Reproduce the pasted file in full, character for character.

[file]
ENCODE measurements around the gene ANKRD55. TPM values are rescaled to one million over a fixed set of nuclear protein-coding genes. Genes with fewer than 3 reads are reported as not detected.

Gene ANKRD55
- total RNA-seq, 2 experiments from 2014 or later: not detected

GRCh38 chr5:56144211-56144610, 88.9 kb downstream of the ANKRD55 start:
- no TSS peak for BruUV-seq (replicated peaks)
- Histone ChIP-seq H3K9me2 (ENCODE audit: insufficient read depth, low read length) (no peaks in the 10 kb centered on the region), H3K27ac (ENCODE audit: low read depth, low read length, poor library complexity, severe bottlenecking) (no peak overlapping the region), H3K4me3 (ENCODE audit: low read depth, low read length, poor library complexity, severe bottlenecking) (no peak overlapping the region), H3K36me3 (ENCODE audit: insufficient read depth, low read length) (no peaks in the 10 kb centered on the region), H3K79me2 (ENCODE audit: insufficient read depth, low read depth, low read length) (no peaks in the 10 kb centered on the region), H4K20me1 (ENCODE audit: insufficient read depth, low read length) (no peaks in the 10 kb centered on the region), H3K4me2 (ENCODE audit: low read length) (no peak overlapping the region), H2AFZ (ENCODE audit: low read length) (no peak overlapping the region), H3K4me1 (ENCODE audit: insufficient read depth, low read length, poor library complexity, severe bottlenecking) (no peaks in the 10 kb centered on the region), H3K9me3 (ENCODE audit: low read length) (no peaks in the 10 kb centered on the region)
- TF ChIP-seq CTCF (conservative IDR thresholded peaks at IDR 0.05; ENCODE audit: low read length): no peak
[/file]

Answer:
ENCODE measurements around the gene ANKRD55. TPM values are rescaled to one million over a fixed set of nuclear protein-coding genes. Genes with fewer than 3 reads are reported as not detected.

Gene ANKRD55
- total RNA-seq, 2 experiments from 2014 or later: not detected

GRCh38 chr5:56144211-56144610, 88.9 kb downstream of the ANKRD55 start:
- no TSS peak for BruUV-seq (replicated peaks)
- Histone ChIP-seq H3K9me2 (ENCODE audit: insufficient read depth, low read length) (no peaks in the 10 kb centered on the region), H3K27ac (ENCODE audit: low read depth, low read length, poor library complexity, severe bottlenecking) (no peak overlapping the region), H3K4me3 (ENCODE audit: low read depth, low read length, poor library complexity, severe bottlenecking) (no peak overlapping the region), H3K36me3 (ENCODE audit: insufficient read depth, low read length) (no peaks in the 10 kb centered on the region), H3K79me2 (ENCODE audit: insufficient read depth, low read depth, low read length) (no peaks in the 10 kb centered on the region), H4K20me1 (ENCODE audit: insufficient read depth, low read length) (no peaks in the 10 kb centered on the region), H3K4me2 (ENCODE audit: low read length) (no peak overlapping the region), H2AFZ (ENCODE audit: low read length) (no peak overlapping the region), H3K4me1 (ENCODE audit: insufficient read depth, low read length, poor library complexity, severe bottlenecking) (no peaks in the 10 kb centered on the region), H3K9me3 (ENCODE audit: low read length) (no peaks in the 10 kb centered on the region)
- TF ChIP-seq CTCF (conservative IDR thresholded peaks at IDR 0.05; ENCODE audit: low read length): no peak